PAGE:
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Why digital transformation is the key to successful KYC of the future

iStock 926128162 - Global Banking | Finance

492 - Global Banking | FinanceBy Howard Wimpory, KYC Transformation Director, Encompass

The evolving financial crime landscape

For decades, expanding regulations have been imposed on the financial services sector to tackle the universal issue of preventing financial crime.

During the last few years, particularly, as the cost of non-compliance, including the issuing of increasing fines, has been evident, banks have invested heavily in improving their Know Your Customer (KYC) processes. Despite these efforts, there is some way to go if institutions are to truly adapt to the regulatory demands of the modern day, and within their cost appetite.

Traditionally, KYC has largely been manual, with banks spending millions of pounds creating teams of analysts, which follow written instructions while manually searching to discover information about the identity of individuals with control and ownership of companies. This is hugely expensive and inefficient, while also resulting in a lack of control and the need for continued outreach.

Ultimately, manual KYC is far from as effective as it should be.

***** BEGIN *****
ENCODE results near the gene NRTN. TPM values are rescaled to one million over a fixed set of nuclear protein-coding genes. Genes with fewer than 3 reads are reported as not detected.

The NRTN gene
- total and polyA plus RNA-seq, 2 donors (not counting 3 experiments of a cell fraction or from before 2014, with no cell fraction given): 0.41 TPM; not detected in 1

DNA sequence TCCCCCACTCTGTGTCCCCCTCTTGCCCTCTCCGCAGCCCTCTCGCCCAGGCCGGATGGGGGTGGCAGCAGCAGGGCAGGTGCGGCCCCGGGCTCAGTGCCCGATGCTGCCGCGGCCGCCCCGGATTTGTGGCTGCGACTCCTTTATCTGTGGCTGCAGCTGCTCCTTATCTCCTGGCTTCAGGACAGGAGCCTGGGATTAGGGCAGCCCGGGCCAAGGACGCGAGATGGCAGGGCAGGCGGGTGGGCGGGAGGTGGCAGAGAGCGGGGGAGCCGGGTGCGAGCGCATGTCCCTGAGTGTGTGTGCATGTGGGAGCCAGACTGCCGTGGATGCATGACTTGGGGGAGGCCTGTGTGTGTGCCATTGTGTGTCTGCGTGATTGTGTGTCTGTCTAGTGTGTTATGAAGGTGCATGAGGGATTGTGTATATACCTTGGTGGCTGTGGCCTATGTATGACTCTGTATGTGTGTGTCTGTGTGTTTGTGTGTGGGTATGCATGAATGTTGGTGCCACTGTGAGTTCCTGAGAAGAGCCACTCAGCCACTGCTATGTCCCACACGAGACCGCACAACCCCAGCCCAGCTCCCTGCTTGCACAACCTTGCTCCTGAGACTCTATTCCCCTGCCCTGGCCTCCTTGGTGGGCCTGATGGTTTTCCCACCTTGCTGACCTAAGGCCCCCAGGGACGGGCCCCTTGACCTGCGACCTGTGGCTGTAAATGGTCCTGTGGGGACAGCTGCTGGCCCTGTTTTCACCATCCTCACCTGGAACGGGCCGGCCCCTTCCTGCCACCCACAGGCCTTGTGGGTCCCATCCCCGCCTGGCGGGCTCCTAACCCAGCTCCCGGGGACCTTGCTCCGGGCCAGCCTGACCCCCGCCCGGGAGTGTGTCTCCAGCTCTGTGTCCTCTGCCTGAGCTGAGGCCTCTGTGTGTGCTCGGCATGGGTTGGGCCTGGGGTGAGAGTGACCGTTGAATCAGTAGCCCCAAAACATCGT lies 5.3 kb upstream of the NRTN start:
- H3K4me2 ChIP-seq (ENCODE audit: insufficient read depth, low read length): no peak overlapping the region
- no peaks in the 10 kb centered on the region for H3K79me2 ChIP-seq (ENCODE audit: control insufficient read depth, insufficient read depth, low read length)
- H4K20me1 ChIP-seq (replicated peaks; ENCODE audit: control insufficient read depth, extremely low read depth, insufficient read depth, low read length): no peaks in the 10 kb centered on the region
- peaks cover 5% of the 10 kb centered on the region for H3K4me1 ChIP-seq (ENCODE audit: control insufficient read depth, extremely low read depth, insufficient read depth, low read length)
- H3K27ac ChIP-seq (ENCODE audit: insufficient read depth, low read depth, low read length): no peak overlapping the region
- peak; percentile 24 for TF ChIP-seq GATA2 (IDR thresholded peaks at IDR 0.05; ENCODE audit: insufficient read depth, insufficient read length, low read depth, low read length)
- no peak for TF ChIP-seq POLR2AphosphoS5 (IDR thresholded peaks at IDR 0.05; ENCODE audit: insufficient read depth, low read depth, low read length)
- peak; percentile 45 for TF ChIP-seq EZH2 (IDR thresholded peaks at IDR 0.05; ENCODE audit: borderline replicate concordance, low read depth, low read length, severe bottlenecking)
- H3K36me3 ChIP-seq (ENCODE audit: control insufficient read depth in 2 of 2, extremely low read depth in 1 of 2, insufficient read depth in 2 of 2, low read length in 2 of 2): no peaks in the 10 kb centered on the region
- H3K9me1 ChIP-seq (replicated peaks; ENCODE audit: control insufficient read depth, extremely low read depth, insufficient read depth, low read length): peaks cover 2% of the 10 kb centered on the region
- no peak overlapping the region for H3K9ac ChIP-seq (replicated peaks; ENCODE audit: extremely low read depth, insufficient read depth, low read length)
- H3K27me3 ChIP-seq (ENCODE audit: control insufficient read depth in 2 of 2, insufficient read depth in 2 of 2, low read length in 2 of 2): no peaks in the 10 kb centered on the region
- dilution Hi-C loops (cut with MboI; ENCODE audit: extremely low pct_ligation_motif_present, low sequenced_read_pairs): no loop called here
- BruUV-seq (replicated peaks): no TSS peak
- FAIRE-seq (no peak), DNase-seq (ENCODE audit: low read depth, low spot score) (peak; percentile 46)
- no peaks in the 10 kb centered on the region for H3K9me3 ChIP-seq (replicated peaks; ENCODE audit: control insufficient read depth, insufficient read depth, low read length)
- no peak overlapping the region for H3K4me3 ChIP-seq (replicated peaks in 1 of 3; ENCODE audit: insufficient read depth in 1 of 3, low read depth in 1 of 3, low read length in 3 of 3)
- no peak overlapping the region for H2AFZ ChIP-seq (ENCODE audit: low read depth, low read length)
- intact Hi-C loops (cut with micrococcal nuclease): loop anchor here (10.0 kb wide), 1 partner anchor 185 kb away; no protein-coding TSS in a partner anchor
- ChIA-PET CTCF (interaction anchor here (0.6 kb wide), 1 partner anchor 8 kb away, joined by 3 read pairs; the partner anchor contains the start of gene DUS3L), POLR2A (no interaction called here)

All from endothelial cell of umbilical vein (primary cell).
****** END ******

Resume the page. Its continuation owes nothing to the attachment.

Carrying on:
The shift to a digital focus

In response to rapidly increasing competition from digital-first FinTechs, able to adapt quickly to new compliance measures through the scalable technology that is inherent to their core, forward-thinking banks have seen that future success lies in controlling compliance costs, while achieving faster client onboarding and time-to-revenue, through digital transformation.

The benefits of digital transformation are significant. As well as freeing up resources for innovation and growth, transformation programmes enable organisations to provide the level of customer service demanded throughout the entire lifecycle.

To get the most out of digital transformation, banks should think about KYC in terms of their company culture, how it can improve processes, and what they can acquire in terms of better technology and flexibility. It is by moving the needle here that they will find strong, long-term value.

People and technology

Relying on manual KYC, analysts spend much of their time finding data, and even longer analysing it. Technology can replace most of this human effort, with successful KYC transformation resulting in added value, motivation, and productivity for KYC analysts. This comes through focusing on their experience and judgement. and allowing them to spend time on critical tasks that really require human intervention.

Process and technology

Technology offers the opportunity to rethink both the way KYC analysts work and the work they do. Because technology brings new efficiencies, some banks see an opportunity to automate a significant proportion of KYC tasks and incrementally improve auto-decisioning to maximise straight-through processing (STP).